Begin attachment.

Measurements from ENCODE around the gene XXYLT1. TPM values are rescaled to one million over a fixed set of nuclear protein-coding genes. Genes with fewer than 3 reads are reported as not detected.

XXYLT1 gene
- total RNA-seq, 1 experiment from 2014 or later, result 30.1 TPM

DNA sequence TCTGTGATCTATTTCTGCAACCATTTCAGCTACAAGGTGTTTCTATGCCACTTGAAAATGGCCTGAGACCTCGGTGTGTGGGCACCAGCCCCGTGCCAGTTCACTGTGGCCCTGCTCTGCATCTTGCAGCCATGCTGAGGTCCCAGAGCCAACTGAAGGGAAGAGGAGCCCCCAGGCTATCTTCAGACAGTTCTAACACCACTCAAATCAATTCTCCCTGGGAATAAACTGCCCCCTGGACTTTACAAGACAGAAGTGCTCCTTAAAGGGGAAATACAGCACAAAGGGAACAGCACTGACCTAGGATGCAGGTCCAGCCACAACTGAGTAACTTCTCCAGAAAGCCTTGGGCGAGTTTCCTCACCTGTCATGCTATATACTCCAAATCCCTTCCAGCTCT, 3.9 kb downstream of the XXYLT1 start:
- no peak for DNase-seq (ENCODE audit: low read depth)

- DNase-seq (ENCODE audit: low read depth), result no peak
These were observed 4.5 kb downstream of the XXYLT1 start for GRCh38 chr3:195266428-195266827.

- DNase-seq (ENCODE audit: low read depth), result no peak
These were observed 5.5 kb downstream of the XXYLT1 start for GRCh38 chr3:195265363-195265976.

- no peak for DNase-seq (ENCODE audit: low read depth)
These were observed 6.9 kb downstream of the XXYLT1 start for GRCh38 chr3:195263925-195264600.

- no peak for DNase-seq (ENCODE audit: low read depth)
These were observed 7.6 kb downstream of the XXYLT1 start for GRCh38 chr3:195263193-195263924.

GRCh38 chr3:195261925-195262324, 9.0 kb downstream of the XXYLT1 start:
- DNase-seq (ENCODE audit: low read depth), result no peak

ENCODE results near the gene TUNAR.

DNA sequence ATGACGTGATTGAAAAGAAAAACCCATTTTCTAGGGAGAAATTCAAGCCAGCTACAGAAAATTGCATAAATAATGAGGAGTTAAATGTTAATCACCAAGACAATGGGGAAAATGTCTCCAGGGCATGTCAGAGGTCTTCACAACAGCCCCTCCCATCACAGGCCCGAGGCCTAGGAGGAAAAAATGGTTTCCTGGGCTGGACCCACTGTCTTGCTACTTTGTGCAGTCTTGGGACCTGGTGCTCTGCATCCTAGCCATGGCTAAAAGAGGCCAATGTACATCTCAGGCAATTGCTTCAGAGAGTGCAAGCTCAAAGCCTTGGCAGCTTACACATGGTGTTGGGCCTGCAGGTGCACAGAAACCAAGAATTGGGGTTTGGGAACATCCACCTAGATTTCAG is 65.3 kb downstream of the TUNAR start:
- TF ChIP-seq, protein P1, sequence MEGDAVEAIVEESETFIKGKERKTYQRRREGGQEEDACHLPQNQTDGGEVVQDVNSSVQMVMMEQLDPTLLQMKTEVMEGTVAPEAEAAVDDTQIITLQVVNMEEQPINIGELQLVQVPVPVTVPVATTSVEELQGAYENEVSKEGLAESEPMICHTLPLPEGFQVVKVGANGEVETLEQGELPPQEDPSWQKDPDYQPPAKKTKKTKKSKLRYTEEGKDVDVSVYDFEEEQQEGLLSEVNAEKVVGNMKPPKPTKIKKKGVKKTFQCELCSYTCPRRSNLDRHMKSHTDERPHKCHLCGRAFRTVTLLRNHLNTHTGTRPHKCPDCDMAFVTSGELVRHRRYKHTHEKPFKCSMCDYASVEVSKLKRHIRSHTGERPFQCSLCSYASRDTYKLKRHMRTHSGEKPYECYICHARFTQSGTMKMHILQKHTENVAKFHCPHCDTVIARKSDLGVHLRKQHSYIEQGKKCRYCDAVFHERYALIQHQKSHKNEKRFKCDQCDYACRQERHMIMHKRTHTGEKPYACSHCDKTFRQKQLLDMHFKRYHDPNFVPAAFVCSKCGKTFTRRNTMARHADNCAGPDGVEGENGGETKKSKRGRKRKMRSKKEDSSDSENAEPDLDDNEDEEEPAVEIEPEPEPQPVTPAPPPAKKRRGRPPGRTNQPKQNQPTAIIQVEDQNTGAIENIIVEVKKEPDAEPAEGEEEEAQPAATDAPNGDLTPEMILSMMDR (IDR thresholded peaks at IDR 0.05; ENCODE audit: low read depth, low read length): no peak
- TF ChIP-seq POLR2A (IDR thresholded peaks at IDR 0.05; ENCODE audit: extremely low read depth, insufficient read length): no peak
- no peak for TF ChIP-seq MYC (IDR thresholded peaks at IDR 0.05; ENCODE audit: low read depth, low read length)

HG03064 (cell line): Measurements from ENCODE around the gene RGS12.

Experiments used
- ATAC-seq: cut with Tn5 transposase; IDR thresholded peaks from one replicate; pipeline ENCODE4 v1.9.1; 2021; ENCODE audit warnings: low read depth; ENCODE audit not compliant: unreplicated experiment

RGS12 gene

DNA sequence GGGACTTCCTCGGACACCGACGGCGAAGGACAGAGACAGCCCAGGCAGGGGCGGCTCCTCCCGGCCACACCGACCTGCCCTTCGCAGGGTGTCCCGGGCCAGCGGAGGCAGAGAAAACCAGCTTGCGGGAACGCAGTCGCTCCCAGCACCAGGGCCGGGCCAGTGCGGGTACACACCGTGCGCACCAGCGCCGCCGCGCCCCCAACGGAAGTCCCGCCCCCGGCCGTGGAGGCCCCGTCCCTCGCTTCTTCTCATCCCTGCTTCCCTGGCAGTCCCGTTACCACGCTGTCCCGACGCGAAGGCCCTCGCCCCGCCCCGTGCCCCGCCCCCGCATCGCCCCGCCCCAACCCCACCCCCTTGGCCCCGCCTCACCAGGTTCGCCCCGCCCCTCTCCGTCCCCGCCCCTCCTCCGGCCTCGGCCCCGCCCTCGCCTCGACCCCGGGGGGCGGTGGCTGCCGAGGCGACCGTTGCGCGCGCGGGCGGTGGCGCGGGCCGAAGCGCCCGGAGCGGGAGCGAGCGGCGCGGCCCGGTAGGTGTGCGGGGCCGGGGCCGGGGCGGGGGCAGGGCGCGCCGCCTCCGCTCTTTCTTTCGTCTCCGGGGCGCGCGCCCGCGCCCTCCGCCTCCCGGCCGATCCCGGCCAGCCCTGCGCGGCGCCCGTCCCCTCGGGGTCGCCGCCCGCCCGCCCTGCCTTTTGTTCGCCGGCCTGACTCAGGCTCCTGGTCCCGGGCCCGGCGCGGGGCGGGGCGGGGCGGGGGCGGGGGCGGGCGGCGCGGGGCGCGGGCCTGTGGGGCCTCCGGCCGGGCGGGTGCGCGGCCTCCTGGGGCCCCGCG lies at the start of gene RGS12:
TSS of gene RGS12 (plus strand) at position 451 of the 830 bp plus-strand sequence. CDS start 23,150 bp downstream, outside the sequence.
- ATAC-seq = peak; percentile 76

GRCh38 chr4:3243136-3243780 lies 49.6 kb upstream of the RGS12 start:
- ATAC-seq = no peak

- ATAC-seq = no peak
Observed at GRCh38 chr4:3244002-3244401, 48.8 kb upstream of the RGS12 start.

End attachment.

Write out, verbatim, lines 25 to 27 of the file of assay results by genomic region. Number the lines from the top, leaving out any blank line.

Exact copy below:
DNA sequence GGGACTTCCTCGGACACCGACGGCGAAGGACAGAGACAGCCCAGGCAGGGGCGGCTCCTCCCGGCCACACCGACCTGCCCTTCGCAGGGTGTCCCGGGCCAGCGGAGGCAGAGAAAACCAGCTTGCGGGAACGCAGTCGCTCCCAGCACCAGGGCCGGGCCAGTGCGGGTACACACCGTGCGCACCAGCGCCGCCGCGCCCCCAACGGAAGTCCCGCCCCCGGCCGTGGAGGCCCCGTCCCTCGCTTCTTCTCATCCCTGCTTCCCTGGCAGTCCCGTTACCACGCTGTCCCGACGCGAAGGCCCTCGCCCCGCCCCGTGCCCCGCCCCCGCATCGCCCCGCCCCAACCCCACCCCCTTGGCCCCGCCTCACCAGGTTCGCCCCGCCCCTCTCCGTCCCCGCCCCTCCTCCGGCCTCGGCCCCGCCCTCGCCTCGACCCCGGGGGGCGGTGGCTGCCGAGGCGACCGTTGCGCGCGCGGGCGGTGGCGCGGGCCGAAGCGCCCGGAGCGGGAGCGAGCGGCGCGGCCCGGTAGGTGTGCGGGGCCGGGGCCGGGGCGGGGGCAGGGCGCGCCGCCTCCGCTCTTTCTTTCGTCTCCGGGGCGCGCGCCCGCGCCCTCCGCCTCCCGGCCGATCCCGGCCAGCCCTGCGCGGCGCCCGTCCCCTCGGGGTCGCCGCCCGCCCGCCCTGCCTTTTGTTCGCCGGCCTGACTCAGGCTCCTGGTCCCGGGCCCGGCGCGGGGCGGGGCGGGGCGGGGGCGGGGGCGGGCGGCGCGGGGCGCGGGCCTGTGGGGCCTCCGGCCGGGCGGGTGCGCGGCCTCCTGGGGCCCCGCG lies at the start of gene RGS12:
TSS of gene RGS12 (plus strand) at position 451 of the 830 bp plus-strand sequence. CDS start 23,150 bp downstream, outside the sequence.
- ATAC-seq = peak; percentile 76